- Quality teachers-student interaction – if the instructor or teacher is comfortable using digital communication tools, the student could have more access to the teacher to ask questions or engage in discussion. This communication can be through email, instant messaging such as WhatsApp, or online forums and discussion groups.
What are the disadvantages of online education?
- Cheating – some students cheat at assessments in both online and traditional classes. However, it is difficult for the teacher to monitor an online evaluation where students may have a browser open searching for answers or instant messaging other students to assist.
- Communication skills – listening to fellow students in class, discussing topics, defending arguments, and listening to others’ opinions develop interpersonal communication skills. This is one of the benefits of a traditional classroom setting, and these skills are difficult to develop in an online course, particularly when asynchronous.
- Procrastination – putting something off until the last minute is a classic trope of the student. However, in an online class that may not have set deadlines for submitting assignments or a completion date, it is much easier to procrastinate.
- Self-motivation – online students need to make the time and effort to complete their course requirements. With no set schedule and, in some cases, no teacher, self-motivation and time management skills are critical to a successful outcome for online learning.
- Social isolation – some students, particularly those who are not employed or involved in other activities, may experience some form of social isolation when participating in an online course. Even though there are chances to interact with the other students online, the informal conversations and discussions between students in a traditional classroom setting are difficult to replicate.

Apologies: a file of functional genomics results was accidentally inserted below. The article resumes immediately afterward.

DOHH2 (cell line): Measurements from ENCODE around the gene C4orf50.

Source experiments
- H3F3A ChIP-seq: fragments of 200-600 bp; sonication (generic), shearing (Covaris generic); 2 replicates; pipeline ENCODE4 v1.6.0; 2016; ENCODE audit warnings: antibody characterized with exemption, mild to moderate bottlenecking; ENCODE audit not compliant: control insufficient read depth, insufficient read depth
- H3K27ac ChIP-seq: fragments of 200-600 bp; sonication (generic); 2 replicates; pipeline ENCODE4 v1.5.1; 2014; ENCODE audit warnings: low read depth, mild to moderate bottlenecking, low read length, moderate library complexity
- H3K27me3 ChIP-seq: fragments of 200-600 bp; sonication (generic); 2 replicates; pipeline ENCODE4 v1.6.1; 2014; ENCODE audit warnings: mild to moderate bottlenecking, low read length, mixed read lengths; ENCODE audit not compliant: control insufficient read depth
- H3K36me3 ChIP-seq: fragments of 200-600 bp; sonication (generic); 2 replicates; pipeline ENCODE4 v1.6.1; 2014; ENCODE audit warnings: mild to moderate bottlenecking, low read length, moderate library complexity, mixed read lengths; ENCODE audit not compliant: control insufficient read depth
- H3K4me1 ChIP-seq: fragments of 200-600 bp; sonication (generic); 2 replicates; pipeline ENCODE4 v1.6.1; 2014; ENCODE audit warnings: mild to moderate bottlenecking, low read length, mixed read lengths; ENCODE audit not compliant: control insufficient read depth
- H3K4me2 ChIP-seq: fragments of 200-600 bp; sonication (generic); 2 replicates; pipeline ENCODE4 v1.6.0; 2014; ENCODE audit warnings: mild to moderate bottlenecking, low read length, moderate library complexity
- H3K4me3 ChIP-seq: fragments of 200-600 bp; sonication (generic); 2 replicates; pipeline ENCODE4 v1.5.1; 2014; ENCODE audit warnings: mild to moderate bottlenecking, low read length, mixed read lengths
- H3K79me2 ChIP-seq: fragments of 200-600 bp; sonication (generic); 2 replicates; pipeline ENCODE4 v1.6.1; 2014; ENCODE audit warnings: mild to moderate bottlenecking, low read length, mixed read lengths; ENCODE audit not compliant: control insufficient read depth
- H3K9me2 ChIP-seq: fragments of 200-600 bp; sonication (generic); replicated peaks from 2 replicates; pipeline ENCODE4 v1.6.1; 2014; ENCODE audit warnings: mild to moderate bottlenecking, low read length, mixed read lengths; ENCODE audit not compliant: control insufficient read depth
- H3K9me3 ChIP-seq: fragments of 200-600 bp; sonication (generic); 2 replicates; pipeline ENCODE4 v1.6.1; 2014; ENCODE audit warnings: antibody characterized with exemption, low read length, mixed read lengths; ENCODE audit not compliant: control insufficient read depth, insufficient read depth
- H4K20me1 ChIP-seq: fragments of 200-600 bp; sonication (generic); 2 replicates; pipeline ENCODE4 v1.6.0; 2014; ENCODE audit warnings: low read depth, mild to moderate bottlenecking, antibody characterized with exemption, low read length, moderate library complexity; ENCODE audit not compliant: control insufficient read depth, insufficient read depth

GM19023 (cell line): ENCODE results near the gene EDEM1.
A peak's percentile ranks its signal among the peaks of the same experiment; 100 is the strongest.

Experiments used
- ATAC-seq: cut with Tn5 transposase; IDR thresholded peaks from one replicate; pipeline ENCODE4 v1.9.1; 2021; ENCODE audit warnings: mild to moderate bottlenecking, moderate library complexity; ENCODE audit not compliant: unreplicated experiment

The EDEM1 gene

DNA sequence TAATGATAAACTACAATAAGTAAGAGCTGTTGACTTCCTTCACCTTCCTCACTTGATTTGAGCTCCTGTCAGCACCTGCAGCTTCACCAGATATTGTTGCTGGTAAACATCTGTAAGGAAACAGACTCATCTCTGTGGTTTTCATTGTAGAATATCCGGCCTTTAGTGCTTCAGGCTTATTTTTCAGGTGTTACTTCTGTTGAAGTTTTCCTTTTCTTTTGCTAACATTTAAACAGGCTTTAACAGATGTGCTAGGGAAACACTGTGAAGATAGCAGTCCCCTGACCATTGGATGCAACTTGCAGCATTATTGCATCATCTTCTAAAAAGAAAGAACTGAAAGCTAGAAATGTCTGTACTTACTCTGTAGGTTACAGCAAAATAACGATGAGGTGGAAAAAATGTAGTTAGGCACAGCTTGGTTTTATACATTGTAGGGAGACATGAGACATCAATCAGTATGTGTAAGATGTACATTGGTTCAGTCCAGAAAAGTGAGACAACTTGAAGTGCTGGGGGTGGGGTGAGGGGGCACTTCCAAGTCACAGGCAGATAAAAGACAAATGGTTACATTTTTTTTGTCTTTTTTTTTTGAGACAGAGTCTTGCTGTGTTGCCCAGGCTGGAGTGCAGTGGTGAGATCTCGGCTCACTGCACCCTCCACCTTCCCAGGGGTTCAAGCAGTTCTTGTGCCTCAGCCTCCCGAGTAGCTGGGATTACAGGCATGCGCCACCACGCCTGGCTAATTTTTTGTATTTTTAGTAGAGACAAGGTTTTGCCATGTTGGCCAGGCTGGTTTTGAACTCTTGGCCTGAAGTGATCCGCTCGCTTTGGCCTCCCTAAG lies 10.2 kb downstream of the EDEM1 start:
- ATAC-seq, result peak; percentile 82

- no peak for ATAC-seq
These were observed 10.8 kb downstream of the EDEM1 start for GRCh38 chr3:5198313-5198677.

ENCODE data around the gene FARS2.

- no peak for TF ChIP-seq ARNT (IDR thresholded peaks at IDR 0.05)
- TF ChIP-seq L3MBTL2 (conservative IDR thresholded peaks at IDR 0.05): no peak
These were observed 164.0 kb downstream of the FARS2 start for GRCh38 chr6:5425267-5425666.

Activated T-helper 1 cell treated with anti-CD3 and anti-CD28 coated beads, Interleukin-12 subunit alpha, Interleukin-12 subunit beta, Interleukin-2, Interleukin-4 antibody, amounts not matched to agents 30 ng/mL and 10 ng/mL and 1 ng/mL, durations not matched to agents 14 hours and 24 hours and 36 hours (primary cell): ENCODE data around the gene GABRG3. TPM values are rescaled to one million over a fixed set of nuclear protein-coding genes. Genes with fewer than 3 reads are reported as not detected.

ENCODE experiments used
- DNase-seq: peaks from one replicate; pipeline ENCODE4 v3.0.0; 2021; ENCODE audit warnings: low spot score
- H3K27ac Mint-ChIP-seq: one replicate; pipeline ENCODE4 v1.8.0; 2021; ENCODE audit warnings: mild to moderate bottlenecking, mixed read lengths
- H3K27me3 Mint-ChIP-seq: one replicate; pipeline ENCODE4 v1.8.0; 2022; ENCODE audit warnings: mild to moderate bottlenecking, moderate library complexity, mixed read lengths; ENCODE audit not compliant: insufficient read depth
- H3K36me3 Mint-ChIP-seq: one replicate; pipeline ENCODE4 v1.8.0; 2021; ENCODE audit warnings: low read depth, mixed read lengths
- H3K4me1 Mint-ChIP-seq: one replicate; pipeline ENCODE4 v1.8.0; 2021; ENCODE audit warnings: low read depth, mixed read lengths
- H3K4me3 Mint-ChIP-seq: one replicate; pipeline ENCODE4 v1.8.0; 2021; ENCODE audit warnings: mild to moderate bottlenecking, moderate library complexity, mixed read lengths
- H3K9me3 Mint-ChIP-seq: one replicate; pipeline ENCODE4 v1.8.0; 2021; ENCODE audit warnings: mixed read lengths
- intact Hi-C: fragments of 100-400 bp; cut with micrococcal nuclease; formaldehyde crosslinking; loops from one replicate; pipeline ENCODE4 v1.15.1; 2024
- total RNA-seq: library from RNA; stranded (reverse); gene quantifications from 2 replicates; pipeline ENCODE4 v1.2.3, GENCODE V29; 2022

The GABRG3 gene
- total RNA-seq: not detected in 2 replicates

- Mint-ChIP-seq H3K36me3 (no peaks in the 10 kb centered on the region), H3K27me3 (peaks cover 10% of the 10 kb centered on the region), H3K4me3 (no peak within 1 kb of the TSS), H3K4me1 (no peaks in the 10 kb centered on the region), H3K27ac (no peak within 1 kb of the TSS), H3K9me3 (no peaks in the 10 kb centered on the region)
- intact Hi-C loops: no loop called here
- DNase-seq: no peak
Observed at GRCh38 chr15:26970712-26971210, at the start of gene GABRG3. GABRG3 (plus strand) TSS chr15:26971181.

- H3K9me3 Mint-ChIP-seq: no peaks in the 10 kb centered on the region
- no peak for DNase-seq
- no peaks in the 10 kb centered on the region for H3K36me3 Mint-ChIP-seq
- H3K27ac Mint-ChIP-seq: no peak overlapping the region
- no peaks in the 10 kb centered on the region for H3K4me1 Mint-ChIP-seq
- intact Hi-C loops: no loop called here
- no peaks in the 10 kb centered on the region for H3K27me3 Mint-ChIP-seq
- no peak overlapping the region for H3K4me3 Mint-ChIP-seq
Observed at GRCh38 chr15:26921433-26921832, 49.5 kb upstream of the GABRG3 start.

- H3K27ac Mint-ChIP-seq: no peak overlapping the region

- Time commitment – when an online course is not instructor or teacher-led, there is sometimes substantially more reading or reference material to watch. This means that the student’s time commitment is more significant than a student taking a similar class in a traditional classroom setting.
What are the advantages of traditional education?
- Confidence – in a classroom setting, where a group of students work together with a teacher on a problem, a sense of academic confidence is built in students around their ability to approach new topics.
- Group work – an essential part of the traditional classroom experience is the interaction between students and working together on group projects. These projects can be completed in an online environment but don’t allow for the same level of social interaction and informal learning in a classroom setting.
- Interpersonal skills – by sitting in a class with fellow students and learning to interact with a teacher, critical interpersonal skills are cultivated. These skills are helpful in other situations in students personal and professional lives.
- Pressure – a traditional classroom has a set schedule, with deadlines and set times to complete work. Students need to learn to work in high-pressured environments, which is a skill that is transferable to other areas of their lives.
- Public speaking – having to ask questions in an entire class or debate your point of view in front of a teacher builds confidence in a student’s public speaking ability. These skills are difficult to make in an online class, even one where Zoom presentations are required.
What are the disadvantages of traditional education?
- Costs – there are higher costs incurred with a traditional classroom-based course. These include fees, which can be substantial, particularly at the college level, travel costs to and from the school or campus, and lost income for students working and needed to stop to complete their studies.
- Interactions – depending on the lecturer or teacher’s class size and personality, students could have limited direct interaction with them. For students who need remedial support or would like extension activities, this could be a problem.
- Lack of flexibility – with a set schedule, deadlines for assignments, required study hours and exams set on particular days, there is no flexibility for students who may need to work or care for their family. Likewise, a traditional education structure would have limited course options for a student to choose from.